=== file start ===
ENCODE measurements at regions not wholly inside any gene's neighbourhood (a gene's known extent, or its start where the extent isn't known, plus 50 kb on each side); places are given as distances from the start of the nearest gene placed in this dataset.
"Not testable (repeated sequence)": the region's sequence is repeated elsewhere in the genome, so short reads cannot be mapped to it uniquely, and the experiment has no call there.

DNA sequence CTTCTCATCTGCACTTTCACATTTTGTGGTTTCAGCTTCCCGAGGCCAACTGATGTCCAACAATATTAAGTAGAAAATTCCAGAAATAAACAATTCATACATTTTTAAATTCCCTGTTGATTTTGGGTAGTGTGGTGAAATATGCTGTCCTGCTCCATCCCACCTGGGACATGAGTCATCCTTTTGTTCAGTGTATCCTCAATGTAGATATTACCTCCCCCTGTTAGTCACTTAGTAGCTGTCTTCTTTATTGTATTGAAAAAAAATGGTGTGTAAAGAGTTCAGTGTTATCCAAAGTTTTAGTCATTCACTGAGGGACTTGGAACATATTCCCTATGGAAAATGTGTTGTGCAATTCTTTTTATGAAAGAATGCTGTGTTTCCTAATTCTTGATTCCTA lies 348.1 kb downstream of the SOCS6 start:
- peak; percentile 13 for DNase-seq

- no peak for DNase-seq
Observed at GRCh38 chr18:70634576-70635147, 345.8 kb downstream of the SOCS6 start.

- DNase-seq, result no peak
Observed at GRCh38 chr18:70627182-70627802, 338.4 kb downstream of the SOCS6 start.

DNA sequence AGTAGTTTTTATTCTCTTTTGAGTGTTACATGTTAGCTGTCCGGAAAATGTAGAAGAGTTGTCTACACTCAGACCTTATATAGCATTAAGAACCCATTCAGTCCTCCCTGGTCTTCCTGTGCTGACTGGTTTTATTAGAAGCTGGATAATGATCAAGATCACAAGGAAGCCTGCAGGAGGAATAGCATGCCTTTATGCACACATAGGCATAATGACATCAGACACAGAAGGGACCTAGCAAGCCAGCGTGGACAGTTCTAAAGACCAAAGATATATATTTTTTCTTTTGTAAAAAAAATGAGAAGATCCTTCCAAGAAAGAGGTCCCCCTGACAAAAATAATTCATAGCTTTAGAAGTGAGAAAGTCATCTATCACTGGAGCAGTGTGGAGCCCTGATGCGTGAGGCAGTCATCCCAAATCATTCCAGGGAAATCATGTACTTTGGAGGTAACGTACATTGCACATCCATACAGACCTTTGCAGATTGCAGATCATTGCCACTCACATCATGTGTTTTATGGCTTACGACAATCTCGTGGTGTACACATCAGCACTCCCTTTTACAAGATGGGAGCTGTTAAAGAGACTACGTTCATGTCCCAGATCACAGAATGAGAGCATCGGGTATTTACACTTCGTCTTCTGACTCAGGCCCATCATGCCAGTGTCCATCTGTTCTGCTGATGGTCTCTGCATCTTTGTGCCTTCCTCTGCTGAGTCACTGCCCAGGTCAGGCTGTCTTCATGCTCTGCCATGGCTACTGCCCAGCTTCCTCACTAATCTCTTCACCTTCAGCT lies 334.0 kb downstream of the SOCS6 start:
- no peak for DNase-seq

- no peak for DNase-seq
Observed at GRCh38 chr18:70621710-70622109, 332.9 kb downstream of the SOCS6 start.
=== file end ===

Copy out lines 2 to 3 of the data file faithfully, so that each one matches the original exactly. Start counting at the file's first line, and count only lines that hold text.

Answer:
"Not testable (repeated sequence)": the region's sequence is repeated elsewhere in the genome, so short reads cannot be mapped to it uniquely, and the experiment has no call there.

DNA sequence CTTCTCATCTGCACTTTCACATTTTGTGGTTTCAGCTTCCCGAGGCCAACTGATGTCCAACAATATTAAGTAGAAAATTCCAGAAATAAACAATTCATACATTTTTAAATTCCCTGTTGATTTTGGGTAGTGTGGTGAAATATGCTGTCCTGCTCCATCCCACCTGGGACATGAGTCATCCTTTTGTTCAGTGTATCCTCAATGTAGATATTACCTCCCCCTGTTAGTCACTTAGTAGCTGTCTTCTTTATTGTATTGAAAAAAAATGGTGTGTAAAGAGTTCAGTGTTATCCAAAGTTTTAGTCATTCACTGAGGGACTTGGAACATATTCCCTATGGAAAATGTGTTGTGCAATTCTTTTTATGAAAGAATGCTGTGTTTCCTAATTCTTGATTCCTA lies 348.1 kb downstream of the SOCS6 start: